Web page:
In pro-Castro “newspeak” everything is “extreme” and “dualist”.
    Castro or Batista: I reject both as they both are / were dictators
    Castro Stalinist versus extreme uncaring capitalism: I reject both as there is a middle way.
    The simplicity of some of the “arguments” used here by those that defend the Castro regime are very informative: they don’t want to address reality and just want to compare propaganda lies – which they claim is reality – with and imaginary extreme opposite.
    The intellectual dishonesty is evident.

  • Apparently, as you’ve convinced no one of your quack theory and interpretation of communism, you’ve resorted to argument ad nauseum. Perhaps you’ll just beat your ideas into us.

  • I am glad we cleared this up. We were indeed only arguing about which terms better suit the situation. I am glad that any misunderstandings have been cleared up.

    I agree we share the same values and resulting critiques of the Castro regime.

    On the fascist theme I found this interesting article that may interest you: (if Circles allows it)
    DANIEL F. CALDERÍN: El castrismo, ¿comunismo o fascismo? | El
    Nuevo Herald –

  • In order for an economic system to be termed socialist or communist , it must be run from the bottom, in a democratic fashion , by the workers.
    Cuba is state capitalist and the only difference between the workers in Cuba and the workers in the U.S. is who tells you how to do your job and how much you will be paid.
    In the U.S. it is a single person or a board of directors.
    In Cuba it is government agencies.
    Both are totalitarian and need to be eliminated in favor of democratic economic systems in both countries.

  • Thank you for the clarification. We share the same critiques of the Castro regime, even if we prefer to use slightly different terminology. Fair enough.

    I appreciate your well-informed posts. Even if I sometimes disagree on a given point, I find great value in what you have to say.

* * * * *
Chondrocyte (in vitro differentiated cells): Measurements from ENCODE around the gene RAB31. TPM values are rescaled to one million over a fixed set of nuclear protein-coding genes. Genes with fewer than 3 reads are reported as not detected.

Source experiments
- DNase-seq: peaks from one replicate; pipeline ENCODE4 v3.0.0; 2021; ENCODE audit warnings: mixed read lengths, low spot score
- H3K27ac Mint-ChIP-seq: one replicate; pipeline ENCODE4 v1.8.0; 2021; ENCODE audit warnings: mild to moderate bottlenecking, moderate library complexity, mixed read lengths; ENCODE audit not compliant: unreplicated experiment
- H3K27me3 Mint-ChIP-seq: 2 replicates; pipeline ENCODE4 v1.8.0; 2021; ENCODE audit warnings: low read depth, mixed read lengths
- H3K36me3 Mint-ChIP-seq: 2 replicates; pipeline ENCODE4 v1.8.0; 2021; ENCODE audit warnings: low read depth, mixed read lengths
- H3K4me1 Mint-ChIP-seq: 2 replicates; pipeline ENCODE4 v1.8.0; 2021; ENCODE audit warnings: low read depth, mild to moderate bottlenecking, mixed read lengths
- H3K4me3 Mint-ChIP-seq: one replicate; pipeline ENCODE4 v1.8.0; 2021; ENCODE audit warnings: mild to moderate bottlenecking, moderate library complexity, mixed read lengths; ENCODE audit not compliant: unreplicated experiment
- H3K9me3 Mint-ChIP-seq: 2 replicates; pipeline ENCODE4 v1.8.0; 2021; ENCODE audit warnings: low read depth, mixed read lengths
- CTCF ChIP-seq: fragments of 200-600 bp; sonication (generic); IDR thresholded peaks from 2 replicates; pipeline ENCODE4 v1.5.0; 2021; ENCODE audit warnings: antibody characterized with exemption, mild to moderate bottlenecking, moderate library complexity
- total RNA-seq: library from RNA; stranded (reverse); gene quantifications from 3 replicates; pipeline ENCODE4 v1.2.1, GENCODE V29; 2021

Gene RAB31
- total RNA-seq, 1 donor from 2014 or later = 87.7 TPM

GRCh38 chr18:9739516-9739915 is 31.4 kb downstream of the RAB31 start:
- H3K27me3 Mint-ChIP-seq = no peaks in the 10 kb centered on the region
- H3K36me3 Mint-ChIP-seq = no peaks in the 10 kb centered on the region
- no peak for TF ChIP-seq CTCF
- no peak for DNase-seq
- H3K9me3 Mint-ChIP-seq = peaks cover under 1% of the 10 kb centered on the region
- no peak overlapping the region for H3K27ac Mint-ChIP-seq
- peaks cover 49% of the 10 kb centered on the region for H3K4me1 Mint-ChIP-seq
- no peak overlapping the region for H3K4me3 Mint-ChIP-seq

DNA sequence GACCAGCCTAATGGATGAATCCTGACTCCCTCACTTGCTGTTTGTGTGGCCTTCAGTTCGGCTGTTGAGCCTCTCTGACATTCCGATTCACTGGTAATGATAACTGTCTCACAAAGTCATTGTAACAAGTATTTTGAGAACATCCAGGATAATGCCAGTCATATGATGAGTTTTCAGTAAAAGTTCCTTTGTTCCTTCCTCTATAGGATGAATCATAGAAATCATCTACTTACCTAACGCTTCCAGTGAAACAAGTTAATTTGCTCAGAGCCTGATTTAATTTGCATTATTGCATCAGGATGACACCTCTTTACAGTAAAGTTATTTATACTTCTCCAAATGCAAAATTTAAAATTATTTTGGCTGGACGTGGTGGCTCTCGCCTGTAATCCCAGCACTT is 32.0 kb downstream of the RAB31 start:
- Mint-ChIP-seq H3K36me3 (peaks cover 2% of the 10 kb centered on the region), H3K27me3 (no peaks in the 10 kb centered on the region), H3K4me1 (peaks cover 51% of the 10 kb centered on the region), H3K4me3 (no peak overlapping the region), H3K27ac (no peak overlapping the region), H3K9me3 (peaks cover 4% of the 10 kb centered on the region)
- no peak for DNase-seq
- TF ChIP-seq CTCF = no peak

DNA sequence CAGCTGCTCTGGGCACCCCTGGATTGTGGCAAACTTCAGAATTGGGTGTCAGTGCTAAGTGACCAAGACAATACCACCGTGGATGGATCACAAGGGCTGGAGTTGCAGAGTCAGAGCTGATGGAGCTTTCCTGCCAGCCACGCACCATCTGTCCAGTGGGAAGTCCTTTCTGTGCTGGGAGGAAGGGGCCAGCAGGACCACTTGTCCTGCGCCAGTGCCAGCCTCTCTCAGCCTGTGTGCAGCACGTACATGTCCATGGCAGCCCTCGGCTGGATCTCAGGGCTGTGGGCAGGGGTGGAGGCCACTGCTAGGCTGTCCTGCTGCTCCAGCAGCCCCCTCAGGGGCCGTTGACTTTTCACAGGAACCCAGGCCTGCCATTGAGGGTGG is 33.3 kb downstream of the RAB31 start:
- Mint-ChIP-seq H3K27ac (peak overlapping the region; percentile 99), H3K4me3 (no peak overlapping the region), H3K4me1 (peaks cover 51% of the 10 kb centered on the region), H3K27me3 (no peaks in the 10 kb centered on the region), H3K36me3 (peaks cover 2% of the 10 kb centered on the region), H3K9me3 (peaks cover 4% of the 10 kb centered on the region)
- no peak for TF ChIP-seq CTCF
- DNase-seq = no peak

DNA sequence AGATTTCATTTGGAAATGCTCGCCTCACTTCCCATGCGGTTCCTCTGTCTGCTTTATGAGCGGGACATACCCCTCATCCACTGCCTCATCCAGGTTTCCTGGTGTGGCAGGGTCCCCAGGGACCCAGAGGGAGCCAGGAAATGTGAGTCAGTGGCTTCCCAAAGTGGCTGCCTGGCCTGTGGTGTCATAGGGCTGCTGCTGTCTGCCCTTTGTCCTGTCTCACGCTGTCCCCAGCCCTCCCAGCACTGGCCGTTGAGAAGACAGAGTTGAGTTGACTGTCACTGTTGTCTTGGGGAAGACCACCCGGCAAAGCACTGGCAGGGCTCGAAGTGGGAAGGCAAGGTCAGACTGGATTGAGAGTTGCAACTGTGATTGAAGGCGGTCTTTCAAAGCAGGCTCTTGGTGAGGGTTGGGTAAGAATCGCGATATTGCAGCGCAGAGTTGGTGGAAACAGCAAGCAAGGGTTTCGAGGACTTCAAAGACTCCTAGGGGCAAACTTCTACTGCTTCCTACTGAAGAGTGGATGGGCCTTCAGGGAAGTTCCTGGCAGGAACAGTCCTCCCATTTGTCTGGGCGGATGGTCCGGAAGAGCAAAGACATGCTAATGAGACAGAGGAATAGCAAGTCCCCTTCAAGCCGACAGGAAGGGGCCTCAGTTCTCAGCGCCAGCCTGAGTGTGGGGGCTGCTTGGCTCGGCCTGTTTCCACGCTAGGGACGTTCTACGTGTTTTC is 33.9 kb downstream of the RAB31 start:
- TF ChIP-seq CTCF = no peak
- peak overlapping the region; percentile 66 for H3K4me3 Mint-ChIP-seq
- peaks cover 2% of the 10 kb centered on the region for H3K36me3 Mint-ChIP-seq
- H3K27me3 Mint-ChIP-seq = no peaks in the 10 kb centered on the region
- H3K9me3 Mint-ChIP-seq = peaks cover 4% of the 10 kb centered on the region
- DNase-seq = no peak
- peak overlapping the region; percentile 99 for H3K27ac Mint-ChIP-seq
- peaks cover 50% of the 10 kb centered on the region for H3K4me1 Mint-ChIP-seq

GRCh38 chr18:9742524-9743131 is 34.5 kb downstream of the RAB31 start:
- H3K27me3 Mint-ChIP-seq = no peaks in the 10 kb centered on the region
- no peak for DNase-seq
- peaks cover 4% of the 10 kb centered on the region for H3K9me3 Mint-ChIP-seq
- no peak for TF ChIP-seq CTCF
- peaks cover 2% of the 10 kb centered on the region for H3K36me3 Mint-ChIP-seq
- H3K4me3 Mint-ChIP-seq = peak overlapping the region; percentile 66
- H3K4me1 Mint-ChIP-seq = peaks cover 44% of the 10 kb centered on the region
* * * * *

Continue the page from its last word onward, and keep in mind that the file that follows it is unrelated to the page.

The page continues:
“Cuba is already fascist, “red fascist”, and may become “black fascist”. In either case I oppose the fascist elite.”

    Perfectly stated!

  • We are arguing semantics again.

    I agree with your arguments of free market capitalism. I also agree that most capitalist countries have a role for the government in providing some services and infrastructure. You are again preaching to the converted.

    The current Cuban economic system can best be described as “State capitalist”.

    state capitalism noun
    : an economic system in which private capitalism is modified by a varying degree of government ownership and control

    In Cuba’s case nearly 100% of the economy is in the hands of the regime.

    The reason why I prefer not to use your description of Cuba as a “Marxist Socialist system” is simple: it isn’t clear and concise enough. The terms you use can describe a whole wide variety of systems and serves as an excuse for the regime. In a “Marxist socialist” system the means of productions are supposed to be owned by the workers. In Cuba they are owned by the state. The regime loves to call.self “socialist” implying communal ownership of means of production and a “workers democracy”. In reality neither exist in Cuba.